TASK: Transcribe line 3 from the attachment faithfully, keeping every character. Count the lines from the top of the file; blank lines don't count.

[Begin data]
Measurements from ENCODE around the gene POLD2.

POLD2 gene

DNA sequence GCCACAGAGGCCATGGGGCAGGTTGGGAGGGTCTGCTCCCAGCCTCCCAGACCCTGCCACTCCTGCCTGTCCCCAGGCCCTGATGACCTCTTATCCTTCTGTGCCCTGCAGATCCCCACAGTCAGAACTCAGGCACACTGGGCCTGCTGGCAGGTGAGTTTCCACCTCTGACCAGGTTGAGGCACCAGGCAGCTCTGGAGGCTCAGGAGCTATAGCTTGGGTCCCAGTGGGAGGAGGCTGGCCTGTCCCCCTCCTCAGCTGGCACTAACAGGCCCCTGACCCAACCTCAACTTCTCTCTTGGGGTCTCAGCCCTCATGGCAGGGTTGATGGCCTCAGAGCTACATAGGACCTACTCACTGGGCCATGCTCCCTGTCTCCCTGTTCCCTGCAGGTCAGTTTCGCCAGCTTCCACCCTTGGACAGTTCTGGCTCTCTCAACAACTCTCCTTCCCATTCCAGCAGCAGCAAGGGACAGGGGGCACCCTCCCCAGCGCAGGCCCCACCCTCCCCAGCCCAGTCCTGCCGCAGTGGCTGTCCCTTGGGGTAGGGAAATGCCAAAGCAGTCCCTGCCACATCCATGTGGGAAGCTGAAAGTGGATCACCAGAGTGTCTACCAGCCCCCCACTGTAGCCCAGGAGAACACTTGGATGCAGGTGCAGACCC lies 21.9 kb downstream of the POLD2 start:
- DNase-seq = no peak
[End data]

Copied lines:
DNA sequence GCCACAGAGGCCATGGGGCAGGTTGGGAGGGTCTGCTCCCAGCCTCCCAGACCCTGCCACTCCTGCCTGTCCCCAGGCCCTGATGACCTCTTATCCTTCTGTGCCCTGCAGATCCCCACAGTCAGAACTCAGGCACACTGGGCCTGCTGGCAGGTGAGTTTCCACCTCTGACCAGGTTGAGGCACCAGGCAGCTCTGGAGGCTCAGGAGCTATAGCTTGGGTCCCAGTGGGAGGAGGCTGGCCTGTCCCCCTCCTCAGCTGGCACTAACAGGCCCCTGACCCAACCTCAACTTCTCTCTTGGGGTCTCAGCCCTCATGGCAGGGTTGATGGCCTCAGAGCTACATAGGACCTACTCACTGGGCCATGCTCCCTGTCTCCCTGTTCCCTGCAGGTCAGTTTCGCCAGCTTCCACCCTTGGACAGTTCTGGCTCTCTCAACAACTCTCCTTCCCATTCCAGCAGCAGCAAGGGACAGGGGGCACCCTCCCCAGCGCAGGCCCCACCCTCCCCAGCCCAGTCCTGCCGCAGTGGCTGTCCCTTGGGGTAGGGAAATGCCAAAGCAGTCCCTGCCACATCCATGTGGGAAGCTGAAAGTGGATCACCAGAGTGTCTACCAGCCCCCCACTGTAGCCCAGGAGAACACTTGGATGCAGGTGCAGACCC lies 21.9 kb downstream of the POLD2 start: